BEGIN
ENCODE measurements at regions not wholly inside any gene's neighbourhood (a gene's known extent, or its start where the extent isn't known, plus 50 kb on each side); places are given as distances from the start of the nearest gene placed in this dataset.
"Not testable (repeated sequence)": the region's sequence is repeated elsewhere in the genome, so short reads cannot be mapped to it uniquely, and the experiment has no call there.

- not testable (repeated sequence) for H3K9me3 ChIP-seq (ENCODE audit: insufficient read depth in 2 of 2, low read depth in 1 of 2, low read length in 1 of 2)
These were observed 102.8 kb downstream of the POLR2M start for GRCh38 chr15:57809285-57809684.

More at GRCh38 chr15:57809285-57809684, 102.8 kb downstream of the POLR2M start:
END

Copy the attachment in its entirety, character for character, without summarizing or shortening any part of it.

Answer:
ENCODE measurements at regions not wholly inside any gene's neighbourhood (a gene's known extent, or its start where the extent isn't known, plus 50 kb on each side); places are given as distances from the start of the nearest gene placed in this dataset.
"Not testable (repeated sequence)": the region's sequence is repeated elsewhere in the genome, so short reads cannot be mapped to it uniquely, and the experiment has no call there.

- not testable (repeated sequence) for H3K9me3 ChIP-seq (ENCODE audit: insufficient read depth in 2 of 2, low read depth in 1 of 2, low read length in 1 of 2)
These were observed 102.8 kb downstream of the POLR2M start for GRCh38 chr15:57809285-57809684.

More at GRCh38 chr15:57809285-57809684, 102.8 kb downstream of the POLR2M start: